Here is a full list of the 2019 Hip Hop Film Festival winners.

BEST OF THE FEST

WINNER: Pas Honteux

Nominees:

Kasala!

Outgrown

Underdogs

The Closet B.I.T.C.H.

 

BEST FEATURE

WINNER: Contents Under Pressure

Nominees: 

Scam Republique

Regret

Kasala!

 

BEST DOCUMENTARY

WINNER: Underdogs

Nominees:

Nowhere Bastards

The Process

The Killing of the Fifth Element

Shadows In The Box

 

BEST SHORT

WINNER: Pas Honteux

Nominees:

God Bless You

The Hip Hop Kid

 

BEST WEB SERIES

WINNER: The Closet B.I.T.C.H.

Nominees:

#Washed

Bad Web Series

Basic Lee

Sauce

 

BEST MUSIC VIDEO

WINNER: El Chapo

Nominees:

The Process presents Rasheed Cambell

OG Bobby

Rebirth of Slick

Know Me So Well

 

BEST DIRECTOR

WINNER: Jamal Hodge – A Happy Divorce

Nominees:

Michael Pickney – Blue Flame

Teo Frank – Underdogs

John Tucker – Pas Honteux

 

BEST CINEMATOGRAPHY

WINNER: To The Madness

Nominees:

Nana’s Room

Sauce

The Hip Hop Kid

 

BEST SFX/EDITING

WINNER: The Closet B.I.T.C.H.

Nominees:

I am Hero

The Process Presents Rashad Cambell

Loose Lips

 

BEST SCREENPLAY

WINNER:  God Bless You

Nominees:

Existenital Donut

Winston

Keep It Movin

How to Cash Your Life Insurance In 30 Days

 

BEST COMEDY

WINNER: Bad Web Series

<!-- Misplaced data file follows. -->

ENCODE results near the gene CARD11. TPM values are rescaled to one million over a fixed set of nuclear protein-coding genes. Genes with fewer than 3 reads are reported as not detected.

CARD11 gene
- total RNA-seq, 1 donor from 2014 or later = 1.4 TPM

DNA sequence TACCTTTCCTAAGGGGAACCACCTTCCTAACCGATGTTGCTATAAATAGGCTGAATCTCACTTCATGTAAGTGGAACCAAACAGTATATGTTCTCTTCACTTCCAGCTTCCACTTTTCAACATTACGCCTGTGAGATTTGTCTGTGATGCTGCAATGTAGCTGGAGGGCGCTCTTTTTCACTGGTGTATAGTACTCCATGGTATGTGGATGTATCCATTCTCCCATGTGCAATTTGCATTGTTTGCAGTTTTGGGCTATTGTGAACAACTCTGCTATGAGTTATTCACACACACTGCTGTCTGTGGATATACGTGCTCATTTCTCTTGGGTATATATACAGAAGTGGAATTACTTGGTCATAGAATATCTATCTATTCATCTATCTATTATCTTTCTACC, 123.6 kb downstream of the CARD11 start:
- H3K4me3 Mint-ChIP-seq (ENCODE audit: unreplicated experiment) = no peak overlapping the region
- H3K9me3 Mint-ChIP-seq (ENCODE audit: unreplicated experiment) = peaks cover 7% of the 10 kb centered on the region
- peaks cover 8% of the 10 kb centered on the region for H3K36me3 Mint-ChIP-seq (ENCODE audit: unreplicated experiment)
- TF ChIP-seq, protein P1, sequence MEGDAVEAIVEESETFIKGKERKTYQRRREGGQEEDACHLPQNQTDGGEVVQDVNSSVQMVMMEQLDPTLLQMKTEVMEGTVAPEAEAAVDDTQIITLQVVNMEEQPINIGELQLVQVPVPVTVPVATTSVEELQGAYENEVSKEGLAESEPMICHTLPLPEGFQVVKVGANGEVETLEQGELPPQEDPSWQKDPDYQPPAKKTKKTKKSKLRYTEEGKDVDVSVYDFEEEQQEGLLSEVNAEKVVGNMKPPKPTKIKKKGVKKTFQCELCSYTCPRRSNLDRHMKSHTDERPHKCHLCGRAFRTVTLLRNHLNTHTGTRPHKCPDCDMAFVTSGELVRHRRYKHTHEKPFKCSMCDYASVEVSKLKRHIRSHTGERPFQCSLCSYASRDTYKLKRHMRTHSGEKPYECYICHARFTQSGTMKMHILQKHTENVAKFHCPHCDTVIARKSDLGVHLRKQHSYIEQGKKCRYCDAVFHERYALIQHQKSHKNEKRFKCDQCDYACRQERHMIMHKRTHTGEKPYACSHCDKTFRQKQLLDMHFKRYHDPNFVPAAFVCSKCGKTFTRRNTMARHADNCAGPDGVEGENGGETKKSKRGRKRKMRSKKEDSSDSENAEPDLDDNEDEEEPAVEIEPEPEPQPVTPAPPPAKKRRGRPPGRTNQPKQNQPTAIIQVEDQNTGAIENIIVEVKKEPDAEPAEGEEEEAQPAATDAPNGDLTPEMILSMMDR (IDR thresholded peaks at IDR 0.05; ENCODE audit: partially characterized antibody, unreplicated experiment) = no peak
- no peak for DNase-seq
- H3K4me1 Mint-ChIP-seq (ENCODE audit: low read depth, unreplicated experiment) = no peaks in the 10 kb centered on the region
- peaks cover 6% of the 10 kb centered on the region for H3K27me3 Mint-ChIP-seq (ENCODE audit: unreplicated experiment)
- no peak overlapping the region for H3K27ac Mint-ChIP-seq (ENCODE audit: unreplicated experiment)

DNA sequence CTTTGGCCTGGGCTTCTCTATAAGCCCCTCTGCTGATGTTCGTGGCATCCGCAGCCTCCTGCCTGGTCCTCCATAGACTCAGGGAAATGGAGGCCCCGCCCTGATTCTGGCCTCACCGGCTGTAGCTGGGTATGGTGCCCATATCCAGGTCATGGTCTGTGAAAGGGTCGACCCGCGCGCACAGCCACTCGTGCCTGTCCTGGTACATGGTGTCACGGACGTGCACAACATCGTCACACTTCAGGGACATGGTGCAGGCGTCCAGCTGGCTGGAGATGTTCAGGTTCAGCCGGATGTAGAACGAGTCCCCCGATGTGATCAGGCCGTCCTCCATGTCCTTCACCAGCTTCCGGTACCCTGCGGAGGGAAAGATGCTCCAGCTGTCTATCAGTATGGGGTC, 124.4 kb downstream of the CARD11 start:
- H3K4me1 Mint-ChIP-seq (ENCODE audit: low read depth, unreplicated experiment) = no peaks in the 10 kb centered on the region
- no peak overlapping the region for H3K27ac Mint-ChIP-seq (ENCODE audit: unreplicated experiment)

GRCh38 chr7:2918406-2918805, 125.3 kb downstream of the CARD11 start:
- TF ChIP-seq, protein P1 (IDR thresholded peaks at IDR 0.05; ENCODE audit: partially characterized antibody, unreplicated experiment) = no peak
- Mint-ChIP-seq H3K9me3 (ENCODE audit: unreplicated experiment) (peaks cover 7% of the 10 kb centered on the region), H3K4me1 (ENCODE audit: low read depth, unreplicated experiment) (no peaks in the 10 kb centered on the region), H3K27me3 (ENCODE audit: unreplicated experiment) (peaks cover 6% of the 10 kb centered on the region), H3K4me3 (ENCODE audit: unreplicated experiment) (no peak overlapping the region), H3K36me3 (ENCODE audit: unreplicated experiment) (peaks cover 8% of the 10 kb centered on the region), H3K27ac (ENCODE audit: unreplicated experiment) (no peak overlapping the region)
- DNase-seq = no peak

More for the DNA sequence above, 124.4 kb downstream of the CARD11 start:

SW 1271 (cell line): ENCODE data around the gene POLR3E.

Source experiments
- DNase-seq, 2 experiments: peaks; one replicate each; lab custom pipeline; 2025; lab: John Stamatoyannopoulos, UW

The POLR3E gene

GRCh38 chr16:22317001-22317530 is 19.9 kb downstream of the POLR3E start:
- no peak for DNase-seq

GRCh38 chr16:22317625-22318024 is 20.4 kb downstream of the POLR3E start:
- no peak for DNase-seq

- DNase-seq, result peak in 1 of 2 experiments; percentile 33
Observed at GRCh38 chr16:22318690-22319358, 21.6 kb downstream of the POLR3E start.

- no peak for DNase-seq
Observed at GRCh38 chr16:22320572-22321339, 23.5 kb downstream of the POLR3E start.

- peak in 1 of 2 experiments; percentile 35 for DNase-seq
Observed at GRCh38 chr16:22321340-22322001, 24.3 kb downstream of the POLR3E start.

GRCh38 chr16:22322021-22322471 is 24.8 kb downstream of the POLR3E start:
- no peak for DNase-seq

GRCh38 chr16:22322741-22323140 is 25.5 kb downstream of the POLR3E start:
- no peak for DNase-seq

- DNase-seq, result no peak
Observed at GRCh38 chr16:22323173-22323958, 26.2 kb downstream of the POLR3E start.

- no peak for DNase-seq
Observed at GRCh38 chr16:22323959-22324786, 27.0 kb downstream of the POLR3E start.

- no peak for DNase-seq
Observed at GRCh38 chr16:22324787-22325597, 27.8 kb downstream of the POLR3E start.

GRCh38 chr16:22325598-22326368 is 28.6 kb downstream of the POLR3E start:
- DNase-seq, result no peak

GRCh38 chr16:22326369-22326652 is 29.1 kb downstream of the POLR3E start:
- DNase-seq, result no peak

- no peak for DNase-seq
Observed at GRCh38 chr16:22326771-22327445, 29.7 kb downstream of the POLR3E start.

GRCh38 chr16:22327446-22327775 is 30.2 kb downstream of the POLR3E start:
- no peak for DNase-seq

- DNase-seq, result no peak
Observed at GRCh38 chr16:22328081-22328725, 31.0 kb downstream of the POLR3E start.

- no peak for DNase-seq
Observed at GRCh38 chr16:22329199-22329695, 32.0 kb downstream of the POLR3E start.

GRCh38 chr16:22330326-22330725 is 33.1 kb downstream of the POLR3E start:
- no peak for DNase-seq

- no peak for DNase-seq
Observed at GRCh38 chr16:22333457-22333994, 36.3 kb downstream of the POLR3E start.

Nominees:

To The Madness

FAM Club

Rhonda Mitchell MD

 

BEST ACTRESS

WINNER: Shana Solomon – The Closet B.I.T.C.H.

Nominees:

Samantha Lopez – Me 3.769

Mitch Roberson – Nana’s Rooom

Regine Mont Louis – How To Cash Your Life Insurance in 30 Days

Erica Bowman – Basic Lee

 

BEST ACTOR

WINNER: Kyvon Edwin – Winston

Nominees:

Travis LaBranch – Pas Honteux

Philip E. Walker – The Hip Hop Kid

Guyviad Joseph – God Bless You

Dimitri Carter – Showtime

 

BEST SOCIAL JUSTICE FILM

WINNER: Causalties of WAR

Nominees:

Four Points

The Color of Skin

The Interview

Pride Is Costly

 

BEST COSTUME DESIGN

WINNER: Mr. & Mrs. Jackson

Nominees:

Outgrown

Blue Flame 

Sauce

 

BEST ORIGINAL SCORE / SOUNDTRACK

WINNER: Nana’s Room

Nominees:

#Washed

Keep It Movin

Pas Honteux

Lionel Fantom

 

BEST OF THE FEST INTERNATIONAL

WINNER: Kasala!

Nominees:

1 World Under A Groove

Kangol: Hip hop University

Scam Republique

 

BEST OF THE FEST – AUDIENCE FAVORITE

WINNER: #Washed

Nominees:

The Closet B.I.T.C.H.

Keep It Movin

Bad Web Series

FAM Club

 

BEST OF THE FEST – SCREENWRITER’S COMPETITION

WINNER: Prospect Park

Nominees:

The Actor

Still Got The Juice

Toyz On Demand

 

BEST OF THE FEST – NEW JACK WINNER :

Shawn Antione II – Showtime

 

BOSS PITCH WINNER : PROSPECT PARK